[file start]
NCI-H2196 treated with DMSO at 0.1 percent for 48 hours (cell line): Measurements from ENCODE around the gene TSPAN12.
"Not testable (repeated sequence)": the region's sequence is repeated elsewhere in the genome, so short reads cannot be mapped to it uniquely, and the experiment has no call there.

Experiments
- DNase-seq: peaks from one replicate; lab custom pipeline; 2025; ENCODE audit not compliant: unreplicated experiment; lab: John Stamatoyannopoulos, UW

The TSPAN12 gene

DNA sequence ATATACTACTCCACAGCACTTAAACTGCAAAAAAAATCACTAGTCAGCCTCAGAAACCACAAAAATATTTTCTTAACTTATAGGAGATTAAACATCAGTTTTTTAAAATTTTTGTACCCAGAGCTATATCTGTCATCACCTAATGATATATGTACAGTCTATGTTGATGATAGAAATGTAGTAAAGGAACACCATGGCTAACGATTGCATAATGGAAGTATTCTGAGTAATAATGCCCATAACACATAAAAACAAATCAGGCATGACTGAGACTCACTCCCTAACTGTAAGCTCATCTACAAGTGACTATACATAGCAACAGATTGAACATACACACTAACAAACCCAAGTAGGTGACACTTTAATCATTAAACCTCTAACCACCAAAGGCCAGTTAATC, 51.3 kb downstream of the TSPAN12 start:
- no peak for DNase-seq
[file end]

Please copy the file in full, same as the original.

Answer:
NCI-H2196 treated with DMSO at 0.1 percent for 48 hours (cell line): Measurements from ENCODE around the gene TSPAN12.
"Not testable (repeated sequence)": the region's sequence is repeated elsewhere in the genome, so short reads cannot be mapped to it uniquely, and the experiment has no call there.

Experiments
- DNase-seq: peaks from one replicate; lab custom pipeline; 2025; ENCODE audit not compliant: unreplicated experiment; lab: John Stamatoyannopoulos, UW

The TSPAN12 gene

DNA sequence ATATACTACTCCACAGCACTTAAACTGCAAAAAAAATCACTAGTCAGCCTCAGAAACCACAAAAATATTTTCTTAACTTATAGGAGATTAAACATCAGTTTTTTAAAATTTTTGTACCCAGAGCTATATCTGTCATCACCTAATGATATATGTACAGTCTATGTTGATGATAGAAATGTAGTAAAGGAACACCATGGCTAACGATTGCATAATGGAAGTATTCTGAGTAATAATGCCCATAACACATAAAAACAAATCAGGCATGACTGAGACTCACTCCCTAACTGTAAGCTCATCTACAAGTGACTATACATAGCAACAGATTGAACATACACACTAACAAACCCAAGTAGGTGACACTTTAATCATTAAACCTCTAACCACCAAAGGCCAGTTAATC, 51.3 kb downstream of the TSPAN12 start:
- no peak for DNase-seq